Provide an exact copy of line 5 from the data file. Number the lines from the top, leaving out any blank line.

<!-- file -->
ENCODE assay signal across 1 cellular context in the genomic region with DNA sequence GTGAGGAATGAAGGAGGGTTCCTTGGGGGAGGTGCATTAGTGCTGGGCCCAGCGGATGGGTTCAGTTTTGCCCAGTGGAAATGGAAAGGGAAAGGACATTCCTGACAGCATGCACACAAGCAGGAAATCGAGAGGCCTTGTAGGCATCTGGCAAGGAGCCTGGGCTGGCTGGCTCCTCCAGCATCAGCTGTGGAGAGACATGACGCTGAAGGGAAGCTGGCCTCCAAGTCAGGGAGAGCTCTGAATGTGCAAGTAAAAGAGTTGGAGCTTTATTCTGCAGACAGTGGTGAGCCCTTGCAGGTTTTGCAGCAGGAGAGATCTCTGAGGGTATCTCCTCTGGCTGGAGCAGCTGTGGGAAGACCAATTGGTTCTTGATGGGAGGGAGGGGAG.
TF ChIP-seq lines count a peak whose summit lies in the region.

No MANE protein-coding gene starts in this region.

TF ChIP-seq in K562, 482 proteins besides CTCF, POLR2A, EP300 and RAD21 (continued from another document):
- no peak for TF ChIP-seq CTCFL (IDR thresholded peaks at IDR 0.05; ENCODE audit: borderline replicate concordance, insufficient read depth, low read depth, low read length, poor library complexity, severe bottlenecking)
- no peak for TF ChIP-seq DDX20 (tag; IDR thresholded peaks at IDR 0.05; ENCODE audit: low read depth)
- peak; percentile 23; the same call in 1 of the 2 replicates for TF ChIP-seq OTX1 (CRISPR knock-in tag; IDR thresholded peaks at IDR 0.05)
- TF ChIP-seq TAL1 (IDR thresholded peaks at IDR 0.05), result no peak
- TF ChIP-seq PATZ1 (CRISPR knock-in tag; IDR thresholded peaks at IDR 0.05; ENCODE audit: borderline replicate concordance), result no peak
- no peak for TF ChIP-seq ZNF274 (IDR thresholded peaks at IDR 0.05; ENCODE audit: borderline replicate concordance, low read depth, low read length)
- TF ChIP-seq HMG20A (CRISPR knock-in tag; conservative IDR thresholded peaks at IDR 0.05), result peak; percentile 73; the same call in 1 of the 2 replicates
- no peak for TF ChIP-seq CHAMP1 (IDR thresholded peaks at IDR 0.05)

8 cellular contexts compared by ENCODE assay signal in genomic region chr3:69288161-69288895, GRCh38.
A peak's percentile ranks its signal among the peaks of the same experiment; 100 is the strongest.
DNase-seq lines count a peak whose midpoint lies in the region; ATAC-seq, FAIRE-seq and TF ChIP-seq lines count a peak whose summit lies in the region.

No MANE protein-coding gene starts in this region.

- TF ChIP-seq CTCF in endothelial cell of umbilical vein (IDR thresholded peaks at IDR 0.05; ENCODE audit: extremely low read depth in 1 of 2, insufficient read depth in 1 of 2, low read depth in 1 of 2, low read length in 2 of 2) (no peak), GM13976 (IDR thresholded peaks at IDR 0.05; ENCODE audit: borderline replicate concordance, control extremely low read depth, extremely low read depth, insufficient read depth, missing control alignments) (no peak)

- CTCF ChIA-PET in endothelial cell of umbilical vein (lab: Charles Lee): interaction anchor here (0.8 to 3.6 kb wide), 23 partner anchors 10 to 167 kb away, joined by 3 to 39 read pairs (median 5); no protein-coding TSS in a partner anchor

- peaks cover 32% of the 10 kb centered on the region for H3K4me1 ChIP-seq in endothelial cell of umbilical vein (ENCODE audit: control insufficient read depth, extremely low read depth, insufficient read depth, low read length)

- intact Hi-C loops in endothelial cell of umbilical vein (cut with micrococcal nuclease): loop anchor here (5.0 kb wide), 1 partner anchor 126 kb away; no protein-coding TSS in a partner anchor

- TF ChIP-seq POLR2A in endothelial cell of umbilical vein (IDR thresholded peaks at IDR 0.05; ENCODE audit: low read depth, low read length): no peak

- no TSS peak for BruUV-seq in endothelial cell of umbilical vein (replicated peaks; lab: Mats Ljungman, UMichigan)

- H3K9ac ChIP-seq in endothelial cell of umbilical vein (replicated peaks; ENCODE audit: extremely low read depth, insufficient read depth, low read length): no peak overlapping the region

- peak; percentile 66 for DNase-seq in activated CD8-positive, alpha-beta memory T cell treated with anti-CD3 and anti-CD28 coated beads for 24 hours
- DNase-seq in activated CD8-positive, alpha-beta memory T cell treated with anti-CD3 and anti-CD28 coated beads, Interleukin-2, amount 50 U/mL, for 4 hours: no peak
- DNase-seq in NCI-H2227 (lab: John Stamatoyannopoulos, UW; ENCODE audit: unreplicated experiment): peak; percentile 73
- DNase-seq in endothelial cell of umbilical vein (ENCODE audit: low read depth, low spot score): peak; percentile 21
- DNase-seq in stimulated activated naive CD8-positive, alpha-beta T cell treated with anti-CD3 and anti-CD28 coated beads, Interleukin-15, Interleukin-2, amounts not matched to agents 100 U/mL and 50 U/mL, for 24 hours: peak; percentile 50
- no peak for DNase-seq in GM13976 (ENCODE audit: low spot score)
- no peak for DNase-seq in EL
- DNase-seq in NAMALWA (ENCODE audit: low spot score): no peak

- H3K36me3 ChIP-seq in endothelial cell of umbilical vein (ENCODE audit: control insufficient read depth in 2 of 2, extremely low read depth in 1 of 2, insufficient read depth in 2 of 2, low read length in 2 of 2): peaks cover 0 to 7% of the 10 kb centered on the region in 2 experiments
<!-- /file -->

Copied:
- no peak for TF ChIP-seq CTCFL (IDR thresholded peaks at IDR 0.05; ENCODE audit: borderline replicate concordance, insufficient read depth, low read depth, low read length, poor library complexity, severe bottlenecking)